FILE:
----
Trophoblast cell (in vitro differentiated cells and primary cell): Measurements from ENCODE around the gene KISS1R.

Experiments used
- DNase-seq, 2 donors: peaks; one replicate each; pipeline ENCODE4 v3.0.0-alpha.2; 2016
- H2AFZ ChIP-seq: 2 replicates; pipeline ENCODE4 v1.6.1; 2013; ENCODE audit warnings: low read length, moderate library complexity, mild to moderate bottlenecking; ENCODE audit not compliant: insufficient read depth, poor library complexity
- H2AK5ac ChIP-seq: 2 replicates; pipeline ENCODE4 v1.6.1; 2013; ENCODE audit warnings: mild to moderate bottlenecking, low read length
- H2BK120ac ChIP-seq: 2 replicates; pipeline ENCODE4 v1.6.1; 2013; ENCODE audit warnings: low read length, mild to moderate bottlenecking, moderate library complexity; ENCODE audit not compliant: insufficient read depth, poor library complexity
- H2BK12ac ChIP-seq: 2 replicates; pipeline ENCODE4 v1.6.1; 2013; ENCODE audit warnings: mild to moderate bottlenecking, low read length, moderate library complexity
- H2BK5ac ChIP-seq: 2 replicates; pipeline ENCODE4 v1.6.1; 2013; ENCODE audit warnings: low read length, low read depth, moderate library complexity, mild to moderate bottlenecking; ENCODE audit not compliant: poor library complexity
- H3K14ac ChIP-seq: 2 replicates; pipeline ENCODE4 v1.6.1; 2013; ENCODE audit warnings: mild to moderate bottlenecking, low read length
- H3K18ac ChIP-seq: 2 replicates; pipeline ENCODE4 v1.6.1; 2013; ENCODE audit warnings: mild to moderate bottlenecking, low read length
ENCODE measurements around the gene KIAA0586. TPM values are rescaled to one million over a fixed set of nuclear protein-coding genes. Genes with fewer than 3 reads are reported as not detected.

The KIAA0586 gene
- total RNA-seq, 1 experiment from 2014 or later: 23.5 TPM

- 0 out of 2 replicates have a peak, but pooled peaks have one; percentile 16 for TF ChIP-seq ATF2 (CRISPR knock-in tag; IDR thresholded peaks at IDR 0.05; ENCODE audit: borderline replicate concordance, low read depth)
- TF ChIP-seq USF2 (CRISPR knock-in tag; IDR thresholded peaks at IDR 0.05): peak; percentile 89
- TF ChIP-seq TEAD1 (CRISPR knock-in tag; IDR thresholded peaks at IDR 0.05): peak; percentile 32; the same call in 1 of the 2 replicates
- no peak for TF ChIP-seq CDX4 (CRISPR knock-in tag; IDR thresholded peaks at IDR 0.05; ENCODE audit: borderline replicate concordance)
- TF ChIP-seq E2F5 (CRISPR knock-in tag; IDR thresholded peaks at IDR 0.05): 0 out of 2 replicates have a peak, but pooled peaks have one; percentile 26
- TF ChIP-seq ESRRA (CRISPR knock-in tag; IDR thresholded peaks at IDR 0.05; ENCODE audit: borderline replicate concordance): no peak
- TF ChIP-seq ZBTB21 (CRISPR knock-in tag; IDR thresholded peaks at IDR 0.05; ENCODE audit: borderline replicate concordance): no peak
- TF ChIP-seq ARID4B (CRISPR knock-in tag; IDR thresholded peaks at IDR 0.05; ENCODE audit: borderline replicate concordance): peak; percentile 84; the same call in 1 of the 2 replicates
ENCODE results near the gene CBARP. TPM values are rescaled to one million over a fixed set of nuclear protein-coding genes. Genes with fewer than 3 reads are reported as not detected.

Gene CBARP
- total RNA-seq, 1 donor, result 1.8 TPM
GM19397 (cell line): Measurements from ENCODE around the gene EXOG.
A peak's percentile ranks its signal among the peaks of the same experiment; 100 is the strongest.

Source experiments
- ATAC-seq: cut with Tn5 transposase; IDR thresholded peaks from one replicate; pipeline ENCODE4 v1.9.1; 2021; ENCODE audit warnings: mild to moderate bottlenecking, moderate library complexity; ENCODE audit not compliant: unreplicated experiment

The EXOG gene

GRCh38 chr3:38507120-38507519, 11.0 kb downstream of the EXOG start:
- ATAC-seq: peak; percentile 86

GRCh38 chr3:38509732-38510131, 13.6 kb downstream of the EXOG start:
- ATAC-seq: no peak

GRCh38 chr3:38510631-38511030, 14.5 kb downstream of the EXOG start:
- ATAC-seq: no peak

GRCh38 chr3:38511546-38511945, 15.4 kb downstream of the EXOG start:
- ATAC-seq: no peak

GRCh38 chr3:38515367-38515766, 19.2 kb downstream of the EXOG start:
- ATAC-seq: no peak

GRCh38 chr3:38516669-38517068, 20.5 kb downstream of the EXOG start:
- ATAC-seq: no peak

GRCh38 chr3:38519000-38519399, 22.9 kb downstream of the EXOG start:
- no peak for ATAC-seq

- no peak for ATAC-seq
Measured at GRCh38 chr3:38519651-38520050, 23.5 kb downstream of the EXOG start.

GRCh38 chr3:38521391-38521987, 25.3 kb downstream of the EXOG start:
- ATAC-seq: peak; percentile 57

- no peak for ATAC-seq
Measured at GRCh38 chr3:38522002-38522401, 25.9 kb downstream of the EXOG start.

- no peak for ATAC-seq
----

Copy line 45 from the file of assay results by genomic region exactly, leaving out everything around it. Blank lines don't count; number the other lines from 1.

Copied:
Measured at GRCh38 chr3:38519651-38520050, 23.5 kb downstream of the EXOG start.